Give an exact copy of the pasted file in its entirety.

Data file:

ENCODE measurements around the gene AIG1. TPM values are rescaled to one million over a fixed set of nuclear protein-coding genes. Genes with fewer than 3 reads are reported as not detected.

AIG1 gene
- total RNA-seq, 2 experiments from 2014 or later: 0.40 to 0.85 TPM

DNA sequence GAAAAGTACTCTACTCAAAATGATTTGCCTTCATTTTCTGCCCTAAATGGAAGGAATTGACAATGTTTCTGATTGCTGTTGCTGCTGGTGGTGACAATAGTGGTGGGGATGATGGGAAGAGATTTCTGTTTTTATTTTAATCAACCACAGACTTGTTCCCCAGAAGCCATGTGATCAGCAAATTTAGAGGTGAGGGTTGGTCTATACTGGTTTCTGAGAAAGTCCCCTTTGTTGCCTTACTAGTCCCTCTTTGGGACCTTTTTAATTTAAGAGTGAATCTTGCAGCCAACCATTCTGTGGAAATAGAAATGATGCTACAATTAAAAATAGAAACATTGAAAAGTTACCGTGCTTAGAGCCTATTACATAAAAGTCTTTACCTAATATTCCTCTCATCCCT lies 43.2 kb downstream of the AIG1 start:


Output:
ENCODE measurements around the gene AIG1. TPM values are rescaled to one million over a fixed set of nuclear protein-coding genes. Genes with fewer than 3 reads are reported as not detected.

AIG1 gene
- total RNA-seq, 2 experiments from 2014 or later: 0.40 to 0.85 TPM

DNA sequence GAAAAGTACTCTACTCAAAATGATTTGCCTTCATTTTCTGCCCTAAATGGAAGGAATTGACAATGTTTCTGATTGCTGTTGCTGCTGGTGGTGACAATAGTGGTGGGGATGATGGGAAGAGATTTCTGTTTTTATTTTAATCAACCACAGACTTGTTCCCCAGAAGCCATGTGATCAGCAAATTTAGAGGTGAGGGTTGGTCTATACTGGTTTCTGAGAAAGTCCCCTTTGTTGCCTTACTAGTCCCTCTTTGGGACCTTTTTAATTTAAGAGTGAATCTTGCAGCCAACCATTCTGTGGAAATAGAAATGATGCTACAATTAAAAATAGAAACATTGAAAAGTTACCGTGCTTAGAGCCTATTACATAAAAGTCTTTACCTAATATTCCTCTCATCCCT lies 43.2 kb downstream of the AIG1 start: